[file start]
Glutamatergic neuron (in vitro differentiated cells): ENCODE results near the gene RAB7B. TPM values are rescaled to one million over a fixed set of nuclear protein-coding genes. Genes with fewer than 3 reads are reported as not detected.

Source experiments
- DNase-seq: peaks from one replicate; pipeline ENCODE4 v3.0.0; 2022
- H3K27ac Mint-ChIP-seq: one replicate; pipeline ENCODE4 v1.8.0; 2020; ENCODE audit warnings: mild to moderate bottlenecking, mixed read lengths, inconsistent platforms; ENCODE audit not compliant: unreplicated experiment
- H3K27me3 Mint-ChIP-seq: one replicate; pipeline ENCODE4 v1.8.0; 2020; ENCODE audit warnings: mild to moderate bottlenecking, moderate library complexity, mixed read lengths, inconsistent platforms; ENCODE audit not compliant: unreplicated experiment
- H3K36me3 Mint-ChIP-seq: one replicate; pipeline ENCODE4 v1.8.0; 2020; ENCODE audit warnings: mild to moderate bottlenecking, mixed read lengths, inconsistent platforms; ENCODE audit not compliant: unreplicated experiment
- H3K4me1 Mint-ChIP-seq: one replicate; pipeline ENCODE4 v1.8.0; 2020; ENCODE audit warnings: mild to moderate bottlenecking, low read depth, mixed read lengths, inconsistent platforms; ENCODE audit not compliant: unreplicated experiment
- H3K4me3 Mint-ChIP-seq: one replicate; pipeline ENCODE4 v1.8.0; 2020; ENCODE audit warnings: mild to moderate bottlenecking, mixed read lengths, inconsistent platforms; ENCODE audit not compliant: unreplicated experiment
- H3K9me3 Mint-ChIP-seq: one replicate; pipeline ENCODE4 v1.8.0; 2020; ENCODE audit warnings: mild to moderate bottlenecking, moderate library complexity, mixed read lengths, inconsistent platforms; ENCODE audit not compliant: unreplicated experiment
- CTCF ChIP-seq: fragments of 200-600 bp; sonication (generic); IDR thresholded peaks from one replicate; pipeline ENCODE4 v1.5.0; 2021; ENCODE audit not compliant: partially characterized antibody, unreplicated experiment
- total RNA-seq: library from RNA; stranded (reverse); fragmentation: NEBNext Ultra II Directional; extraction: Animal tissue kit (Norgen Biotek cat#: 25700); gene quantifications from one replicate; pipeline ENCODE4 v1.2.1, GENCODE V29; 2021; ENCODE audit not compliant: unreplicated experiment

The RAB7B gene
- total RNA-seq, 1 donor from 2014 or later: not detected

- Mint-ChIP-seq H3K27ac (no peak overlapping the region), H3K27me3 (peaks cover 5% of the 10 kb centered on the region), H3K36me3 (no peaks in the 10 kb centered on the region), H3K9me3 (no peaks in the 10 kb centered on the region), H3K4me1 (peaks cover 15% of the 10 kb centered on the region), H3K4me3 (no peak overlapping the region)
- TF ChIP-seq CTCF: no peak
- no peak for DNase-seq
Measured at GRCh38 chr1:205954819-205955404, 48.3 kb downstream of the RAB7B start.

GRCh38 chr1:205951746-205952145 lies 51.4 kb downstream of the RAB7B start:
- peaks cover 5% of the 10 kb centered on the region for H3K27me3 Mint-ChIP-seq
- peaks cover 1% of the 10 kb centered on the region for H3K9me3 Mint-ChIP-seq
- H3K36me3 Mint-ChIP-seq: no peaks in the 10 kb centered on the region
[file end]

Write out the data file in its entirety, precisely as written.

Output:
Glutamatergic neuron (in vitro differentiated cells): ENCODE results near the gene RAB7B. TPM values are rescaled to one million over a fixed set of nuclear protein-coding genes. Genes with fewer than 3 reads are reported as not detected.

Source experiments
- DNase-seq: peaks from one replicate; pipeline ENCODE4 v3.0.0; 2022
- H3K27ac Mint-ChIP-seq: one replicate; pipeline ENCODE4 v1.8.0; 2020; ENCODE audit warnings: mild to moderate bottlenecking, mixed read lengths, inconsistent platforms; ENCODE audit not compliant: unreplicated experiment
- H3K27me3 Mint-ChIP-seq: one replicate; pipeline ENCODE4 v1.8.0; 2020; ENCODE audit warnings: mild to moderate bottlenecking, moderate library complexity, mixed read lengths, inconsistent platforms; ENCODE audit not compliant: unreplicated experiment
- H3K36me3 Mint-ChIP-seq: one replicate; pipeline ENCODE4 v1.8.0; 2020; ENCODE audit warnings: mild to moderate bottlenecking, mixed read lengths, inconsistent platforms; ENCODE audit not compliant: unreplicated experiment
- H3K4me1 Mint-ChIP-seq: one replicate; pipeline ENCODE4 v1.8.0; 2020; ENCODE audit warnings: mild to moderate bottlenecking, low read depth, mixed read lengths, inconsistent platforms; ENCODE audit not compliant: unreplicated experiment
- H3K4me3 Mint-ChIP-seq: one replicate; pipeline ENCODE4 v1.8.0; 2020; ENCODE audit warnings: mild to moderate bottlenecking, mixed read lengths, inconsistent platforms; ENCODE audit not compliant: unreplicated experiment
- H3K9me3 Mint-ChIP-seq: one replicate; pipeline ENCODE4 v1.8.0; 2020; ENCODE audit warnings: mild to moderate bottlenecking, moderate library complexity, mixed read lengths, inconsistent platforms; ENCODE audit not compliant: unreplicated experiment
- CTCF ChIP-seq: fragments of 200-600 bp; sonication (generic); IDR thresholded peaks from one replicate; pipeline ENCODE4 v1.5.0; 2021; ENCODE audit not compliant: partially characterized antibody, unreplicated experiment
- total RNA-seq: library from RNA; stranded (reverse); fragmentation: NEBNext Ultra II Directional; extraction: Animal tissue kit (Norgen Biotek cat#: 25700); gene quantifications from one replicate; pipeline ENCODE4 v1.2.1, GENCODE V29; 2021; ENCODE audit not compliant: unreplicated experiment

The RAB7B gene
- total RNA-seq, 1 donor from 2014 or later: not detected

- Mint-ChIP-seq H3K27ac (no peak overlapping the region), H3K27me3 (peaks cover 5% of the 10 kb centered on the region), H3K36me3 (no peaks in the 10 kb centered on the region), H3K9me3 (no peaks in the 10 kb centered on the region), H3K4me1 (peaks cover 15% of the 10 kb centered on the region), H3K4me3 (no peak overlapping the region)
- TF ChIP-seq CTCF: no peak
- no peak for DNase-seq
Measured at GRCh38 chr1:205954819-205955404, 48.3 kb downstream of the RAB7B start.

GRCh38 chr1:205951746-205952145 lies 51.4 kb downstream of the RAB7B start:
- peaks cover 5% of the 10 kb centered on the region for H3K27me3 Mint-ChIP-seq
- peaks cover 1% of the 10 kb centered on the region for H3K9me3 Mint-ChIP-seq
- H3K36me3 Mint-ChIP-seq: no peaks in the 10 kb centered on the region